« Reply #16 on: April 01, 2013, 12:30:39 pm »

I'm very glad to be removed from dealing with consultants and designers.
The problem is not consultants and designers.  The problem is processes and situations that support or even favor unqualified Consultants and Designers.  This often manifests itself in public bids and large corporate bids with a "low qualified bid" approach as the 'qualified' aspect often relates more to business rather than technical qualifications.

Adding to that, while groups like the Construction Specifications Institute have tried to reinforce that communications systems are a separate work product, many Owners, Purchasing Agents, General Contractors, Construction managers and so on still include AVL work under the Electrical Engineer and Electrical Contractor.  When those parties are having to bid competitively to get their work then that almost forces them to cut corners where they can including things like using 'free' design services, regurgitating old documents, etc. because if they don't do that then the project may go to the competitor that did.

A similar situation exists with internal resources being asked to bid systems, they will often take the path of lowest cost/least effort, especially if they are not the ones who have to live with the results.

This topic always reminds me of the State bid where the actual End User had been burned before and worked with me to make sure we qualified the bidders.  At the public bid opening the Apparent Low Bid was significantly deficient on some of the qualifications and their bid was about to be rejected when the State Purchasing Agent, who knew nothing about audio or the actual work involved in general, stood up and said they could accept any discrepancies they wanted and would accept the low bid.  Basically, that person didn't seem to care about anything other than being able to go back to their superiors to tell them how much money they supposedly saved  (and regardless of whether it actually represented getting a lesser value).  It took the End Users actively fighting it and getting Attorneys and higher ups at the State involved to finally get a determination that the qualifications were reasonable and that bid was non-responsive.  When the process supports or even promotes cutting corners and incompetence, its a challenge to try to change that.
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Ivan Beaver

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Re: They keep making the same errors
« Reply #17 on: April 01, 2013, 01:03:01 pm »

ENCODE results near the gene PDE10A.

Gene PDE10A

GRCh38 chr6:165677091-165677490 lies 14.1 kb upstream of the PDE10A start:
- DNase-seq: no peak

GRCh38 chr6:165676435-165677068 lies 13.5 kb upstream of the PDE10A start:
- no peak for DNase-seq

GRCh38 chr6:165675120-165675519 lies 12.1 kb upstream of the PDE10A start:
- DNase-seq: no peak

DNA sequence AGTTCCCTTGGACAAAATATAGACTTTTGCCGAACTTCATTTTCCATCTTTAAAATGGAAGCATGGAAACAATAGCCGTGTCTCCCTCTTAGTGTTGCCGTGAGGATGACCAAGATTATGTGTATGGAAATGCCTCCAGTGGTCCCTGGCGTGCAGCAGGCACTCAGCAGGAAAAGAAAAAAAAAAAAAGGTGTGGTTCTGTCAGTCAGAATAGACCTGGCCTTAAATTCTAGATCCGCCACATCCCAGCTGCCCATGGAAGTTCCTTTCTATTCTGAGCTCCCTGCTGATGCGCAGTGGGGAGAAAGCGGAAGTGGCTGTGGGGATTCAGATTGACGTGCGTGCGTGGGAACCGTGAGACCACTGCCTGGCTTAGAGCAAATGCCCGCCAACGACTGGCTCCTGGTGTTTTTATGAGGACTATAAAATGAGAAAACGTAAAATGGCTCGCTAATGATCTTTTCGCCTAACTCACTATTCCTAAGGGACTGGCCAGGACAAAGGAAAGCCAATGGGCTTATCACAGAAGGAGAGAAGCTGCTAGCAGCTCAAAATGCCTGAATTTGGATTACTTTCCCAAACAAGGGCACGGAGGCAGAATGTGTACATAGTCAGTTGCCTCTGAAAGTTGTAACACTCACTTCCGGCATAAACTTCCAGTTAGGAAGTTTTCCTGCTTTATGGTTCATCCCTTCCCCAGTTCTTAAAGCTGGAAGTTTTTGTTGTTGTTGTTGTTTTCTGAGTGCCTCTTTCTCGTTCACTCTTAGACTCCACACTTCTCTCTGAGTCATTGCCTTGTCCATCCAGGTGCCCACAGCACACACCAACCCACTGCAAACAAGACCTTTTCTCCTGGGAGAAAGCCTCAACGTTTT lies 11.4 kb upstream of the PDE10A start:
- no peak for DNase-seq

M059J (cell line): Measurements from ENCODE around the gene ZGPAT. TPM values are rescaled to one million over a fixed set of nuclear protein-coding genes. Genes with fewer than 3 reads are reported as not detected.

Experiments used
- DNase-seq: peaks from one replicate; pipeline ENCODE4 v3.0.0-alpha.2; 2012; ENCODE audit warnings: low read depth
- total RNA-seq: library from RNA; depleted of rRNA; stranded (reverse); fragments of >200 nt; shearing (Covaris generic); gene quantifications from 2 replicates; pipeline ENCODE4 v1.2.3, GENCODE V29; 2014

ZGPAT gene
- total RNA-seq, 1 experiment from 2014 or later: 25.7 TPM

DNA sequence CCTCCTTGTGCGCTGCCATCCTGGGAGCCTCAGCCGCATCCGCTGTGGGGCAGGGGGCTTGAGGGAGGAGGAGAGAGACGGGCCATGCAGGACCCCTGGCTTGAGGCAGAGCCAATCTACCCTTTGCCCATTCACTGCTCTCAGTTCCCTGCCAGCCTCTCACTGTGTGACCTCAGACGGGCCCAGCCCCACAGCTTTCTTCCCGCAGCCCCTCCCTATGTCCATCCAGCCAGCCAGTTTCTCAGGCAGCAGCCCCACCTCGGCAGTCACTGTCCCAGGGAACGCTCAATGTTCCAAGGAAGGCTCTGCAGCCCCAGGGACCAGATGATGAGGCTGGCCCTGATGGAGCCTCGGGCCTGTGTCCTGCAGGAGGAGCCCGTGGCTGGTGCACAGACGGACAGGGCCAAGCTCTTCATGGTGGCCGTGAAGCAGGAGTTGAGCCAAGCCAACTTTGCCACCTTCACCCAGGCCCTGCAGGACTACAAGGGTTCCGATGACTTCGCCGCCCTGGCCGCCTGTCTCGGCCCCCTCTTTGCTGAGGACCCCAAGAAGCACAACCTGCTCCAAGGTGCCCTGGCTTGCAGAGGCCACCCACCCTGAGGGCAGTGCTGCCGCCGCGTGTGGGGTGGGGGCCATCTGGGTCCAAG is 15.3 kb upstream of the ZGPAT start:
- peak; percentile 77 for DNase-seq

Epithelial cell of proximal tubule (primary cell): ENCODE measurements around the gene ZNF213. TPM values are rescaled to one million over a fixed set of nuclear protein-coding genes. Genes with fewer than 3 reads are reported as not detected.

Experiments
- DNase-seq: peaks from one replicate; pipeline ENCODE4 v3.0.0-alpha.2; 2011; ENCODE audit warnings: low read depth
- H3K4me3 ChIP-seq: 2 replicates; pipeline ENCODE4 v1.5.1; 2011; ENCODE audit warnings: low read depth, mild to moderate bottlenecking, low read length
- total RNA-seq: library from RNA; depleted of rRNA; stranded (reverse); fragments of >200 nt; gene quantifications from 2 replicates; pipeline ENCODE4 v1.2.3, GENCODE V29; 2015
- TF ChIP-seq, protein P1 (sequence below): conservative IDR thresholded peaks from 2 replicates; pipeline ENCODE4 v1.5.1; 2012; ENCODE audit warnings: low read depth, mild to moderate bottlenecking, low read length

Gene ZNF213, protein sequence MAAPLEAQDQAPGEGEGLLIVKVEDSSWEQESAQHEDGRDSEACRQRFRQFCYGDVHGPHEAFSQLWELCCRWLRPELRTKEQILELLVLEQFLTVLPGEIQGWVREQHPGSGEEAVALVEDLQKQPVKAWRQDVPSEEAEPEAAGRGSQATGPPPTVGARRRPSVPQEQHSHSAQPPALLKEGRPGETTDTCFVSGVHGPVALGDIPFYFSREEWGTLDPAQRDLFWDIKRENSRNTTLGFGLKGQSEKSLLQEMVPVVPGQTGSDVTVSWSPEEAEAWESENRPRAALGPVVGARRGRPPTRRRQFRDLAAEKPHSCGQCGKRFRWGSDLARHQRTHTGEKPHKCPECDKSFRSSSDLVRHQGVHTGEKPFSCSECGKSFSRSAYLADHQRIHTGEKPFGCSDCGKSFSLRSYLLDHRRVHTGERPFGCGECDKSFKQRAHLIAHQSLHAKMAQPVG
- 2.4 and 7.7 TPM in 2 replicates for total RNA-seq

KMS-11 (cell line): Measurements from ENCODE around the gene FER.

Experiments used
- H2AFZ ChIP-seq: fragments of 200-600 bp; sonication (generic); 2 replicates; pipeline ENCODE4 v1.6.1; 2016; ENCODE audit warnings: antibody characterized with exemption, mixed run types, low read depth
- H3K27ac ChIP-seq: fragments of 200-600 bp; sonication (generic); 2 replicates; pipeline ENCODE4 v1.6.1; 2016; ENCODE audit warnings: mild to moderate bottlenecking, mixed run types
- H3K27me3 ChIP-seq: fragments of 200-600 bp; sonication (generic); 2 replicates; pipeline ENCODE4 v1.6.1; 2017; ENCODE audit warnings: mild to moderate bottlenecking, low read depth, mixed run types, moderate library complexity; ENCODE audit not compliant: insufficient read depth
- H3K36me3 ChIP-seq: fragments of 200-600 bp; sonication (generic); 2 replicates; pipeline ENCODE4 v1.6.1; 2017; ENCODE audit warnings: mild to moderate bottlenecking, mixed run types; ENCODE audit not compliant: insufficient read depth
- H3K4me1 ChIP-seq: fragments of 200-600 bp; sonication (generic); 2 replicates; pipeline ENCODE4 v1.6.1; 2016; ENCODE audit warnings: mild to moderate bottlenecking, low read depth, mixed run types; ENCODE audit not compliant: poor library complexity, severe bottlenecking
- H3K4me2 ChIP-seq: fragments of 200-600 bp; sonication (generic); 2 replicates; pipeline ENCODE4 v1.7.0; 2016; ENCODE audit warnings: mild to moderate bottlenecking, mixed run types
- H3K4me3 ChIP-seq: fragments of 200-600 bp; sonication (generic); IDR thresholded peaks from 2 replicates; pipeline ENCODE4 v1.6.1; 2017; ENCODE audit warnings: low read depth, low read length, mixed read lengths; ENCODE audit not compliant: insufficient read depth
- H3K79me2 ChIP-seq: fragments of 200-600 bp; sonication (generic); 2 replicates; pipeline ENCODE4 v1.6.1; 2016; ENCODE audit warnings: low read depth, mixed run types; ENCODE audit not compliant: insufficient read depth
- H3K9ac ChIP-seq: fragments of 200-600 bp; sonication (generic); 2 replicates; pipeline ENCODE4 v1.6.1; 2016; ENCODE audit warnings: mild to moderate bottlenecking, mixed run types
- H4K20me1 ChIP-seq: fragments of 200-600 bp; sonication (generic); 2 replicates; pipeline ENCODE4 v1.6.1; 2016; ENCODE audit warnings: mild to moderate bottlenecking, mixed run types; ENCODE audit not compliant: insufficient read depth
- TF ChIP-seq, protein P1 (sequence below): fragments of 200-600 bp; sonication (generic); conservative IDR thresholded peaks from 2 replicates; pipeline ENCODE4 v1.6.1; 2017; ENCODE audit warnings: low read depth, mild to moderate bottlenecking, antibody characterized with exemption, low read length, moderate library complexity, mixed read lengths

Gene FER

I think you missed a zero there.. and went 70V instead of 100V
150W@70V gives 8.33 ohms.
15W@100V gives 166 ohms

Jason
Actually a 70.7V line at 8 ohms is 624 watts-not 150.

We are not talking peak power here-but rather continuous.
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A complex question is easily answered by a simple-easy to understand WRONG answer!

Ivan Beaver
Danley Sound Labs

PHYSICS- NOT FADS!

Alan Clayton

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Re: They keep making the same errors
« Reply #18 on: April 09, 2013, 10:16:22 am »

Much more common than some might expect and not always unintentional.  One company around here had a reputation for years if not decades for offering free 'design services' to Owners and Electrical Engineers through which they would generate documents that were so incomplete and filled with so many errors and vague references that it discouraged anyone else from bidding.  And if they did have to compete then that allowed them to interpret the documents however it benefited them.  As long as Owners and Engineers accepted that they continued to work that way.

I have a local competitor that does that, except it's just with the engineers. Owners tend to hate them. 

For instance you will see things like Provide Sennheiser SM58 microphones or QSC CT series amplifiers.....

If they get the job, the engineers rubber stamp it. If I get the job, the engineer takes my submittable to my competitor who goes over it with a find toothed comb and nit picks any little discrepancy, or points to the clause that says "you have to make it work!"

Just found another one "Acceptable Speaker shall be Atlas Soundtube RS800i -series"
« Last Edit: April 09, 2013, 05:02:27 pm by Alan Clayton »
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ProSoundWeb Community

Re: They keep making the same errors
« Reply #18 on: April 09, 2013, 10:16:22 am »